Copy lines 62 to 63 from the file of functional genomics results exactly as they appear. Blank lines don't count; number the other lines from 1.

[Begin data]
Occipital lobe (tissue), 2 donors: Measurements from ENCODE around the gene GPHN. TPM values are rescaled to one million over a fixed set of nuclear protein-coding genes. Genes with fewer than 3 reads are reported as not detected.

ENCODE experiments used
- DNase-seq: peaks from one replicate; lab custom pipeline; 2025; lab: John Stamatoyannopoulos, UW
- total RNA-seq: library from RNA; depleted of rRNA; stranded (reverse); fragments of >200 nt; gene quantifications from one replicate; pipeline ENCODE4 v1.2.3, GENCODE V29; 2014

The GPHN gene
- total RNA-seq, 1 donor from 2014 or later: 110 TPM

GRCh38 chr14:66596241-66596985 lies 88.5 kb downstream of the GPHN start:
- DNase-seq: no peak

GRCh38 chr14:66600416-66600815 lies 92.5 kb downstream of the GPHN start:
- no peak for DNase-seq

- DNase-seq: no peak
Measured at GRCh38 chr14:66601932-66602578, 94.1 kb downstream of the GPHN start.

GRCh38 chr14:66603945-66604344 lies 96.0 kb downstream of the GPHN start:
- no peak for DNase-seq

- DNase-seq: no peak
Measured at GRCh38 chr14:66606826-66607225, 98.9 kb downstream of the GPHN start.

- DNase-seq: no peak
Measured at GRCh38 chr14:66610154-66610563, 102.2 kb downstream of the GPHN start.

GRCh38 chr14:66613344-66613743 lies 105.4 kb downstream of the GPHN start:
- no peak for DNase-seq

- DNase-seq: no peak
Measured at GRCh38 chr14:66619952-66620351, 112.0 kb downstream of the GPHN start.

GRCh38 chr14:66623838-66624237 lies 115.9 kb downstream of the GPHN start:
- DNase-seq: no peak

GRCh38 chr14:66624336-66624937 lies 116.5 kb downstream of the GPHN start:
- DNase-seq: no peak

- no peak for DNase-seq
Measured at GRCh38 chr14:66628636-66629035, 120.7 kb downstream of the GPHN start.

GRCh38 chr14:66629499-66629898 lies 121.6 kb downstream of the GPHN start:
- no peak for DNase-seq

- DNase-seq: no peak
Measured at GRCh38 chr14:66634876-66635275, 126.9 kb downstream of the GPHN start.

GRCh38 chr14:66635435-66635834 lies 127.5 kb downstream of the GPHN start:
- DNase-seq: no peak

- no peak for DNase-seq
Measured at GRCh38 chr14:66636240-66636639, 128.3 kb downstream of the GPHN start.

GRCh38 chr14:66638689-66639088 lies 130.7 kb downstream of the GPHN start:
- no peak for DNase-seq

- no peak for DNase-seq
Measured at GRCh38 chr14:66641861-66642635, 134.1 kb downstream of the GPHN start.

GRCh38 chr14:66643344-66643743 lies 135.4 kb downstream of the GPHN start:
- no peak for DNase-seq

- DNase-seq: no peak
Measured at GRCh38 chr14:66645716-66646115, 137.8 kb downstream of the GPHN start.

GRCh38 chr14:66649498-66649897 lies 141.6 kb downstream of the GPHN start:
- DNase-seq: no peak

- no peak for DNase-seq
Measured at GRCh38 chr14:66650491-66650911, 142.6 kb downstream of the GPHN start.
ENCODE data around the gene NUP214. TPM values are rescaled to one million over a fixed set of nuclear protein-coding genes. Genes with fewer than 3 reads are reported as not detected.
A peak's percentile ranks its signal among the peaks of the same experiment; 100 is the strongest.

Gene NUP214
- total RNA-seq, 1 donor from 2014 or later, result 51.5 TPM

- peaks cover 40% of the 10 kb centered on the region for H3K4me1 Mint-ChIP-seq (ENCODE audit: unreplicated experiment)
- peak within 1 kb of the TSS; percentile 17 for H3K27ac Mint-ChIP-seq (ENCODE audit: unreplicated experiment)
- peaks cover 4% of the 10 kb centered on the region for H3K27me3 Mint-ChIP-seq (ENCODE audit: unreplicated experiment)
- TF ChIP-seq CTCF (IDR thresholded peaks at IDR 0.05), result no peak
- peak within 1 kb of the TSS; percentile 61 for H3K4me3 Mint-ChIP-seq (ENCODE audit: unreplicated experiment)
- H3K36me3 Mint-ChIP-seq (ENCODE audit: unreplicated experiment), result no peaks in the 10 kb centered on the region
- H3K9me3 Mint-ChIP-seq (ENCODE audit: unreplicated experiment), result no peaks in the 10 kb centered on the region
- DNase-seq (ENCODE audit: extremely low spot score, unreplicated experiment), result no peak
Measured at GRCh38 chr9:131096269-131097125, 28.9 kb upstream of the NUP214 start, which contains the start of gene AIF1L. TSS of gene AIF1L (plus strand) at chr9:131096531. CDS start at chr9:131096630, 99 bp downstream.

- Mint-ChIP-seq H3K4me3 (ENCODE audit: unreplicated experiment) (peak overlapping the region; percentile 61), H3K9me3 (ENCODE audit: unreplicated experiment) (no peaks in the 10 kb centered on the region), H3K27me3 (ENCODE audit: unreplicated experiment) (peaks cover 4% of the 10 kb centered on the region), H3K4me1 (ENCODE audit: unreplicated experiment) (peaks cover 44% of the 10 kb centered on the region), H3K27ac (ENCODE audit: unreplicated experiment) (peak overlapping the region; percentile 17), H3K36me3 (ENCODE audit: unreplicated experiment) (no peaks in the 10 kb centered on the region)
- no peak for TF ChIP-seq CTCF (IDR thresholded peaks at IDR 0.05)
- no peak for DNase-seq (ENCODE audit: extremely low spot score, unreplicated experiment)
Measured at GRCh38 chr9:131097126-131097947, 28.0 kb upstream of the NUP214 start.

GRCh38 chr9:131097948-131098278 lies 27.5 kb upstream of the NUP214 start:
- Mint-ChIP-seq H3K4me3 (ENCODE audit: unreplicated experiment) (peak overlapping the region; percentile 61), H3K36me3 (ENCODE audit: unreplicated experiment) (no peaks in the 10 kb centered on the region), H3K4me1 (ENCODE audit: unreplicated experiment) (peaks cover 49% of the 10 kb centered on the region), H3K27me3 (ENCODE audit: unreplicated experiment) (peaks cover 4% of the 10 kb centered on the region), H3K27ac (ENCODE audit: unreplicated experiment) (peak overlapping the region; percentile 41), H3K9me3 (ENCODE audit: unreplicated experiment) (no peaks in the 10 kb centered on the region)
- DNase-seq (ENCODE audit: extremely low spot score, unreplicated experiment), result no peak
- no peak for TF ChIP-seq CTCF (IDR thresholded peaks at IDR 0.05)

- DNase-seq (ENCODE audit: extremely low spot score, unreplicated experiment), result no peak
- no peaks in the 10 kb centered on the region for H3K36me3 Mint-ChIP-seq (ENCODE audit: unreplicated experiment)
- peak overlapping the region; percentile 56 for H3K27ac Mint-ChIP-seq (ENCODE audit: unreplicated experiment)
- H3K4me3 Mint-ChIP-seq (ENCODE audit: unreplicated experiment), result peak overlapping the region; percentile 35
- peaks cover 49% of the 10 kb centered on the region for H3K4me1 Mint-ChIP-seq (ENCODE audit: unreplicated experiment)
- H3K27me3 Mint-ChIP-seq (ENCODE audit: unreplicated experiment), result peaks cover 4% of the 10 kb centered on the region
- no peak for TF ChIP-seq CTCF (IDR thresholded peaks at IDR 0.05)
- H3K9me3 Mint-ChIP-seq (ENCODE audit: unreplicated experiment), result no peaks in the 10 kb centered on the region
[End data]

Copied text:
- Mint-ChIP-seq H3K4me3 (ENCODE audit: unreplicated experiment) (peak overlapping the region; percentile 61), H3K9me3 (ENCODE audit: unreplicated experiment) (no peaks in the 10 kb centered on the region), H3K27me3 (ENCODE audit: unreplicated experiment) (peaks cover 4% of the 10 kb centered on the region), H3K4me1 (ENCODE audit: unreplicated experiment) (peaks cover 44% of the 10 kb centered on the region), H3K27ac (ENCODE audit: unreplicated experiment) (peak overlapping the region; percentile 17), H3K36me3 (ENCODE audit: unreplicated experiment) (no peaks in the 10 kb centered on the region)
- no peak for TF ChIP-seq CTCF (IDR thresholded peaks at IDR 0.05)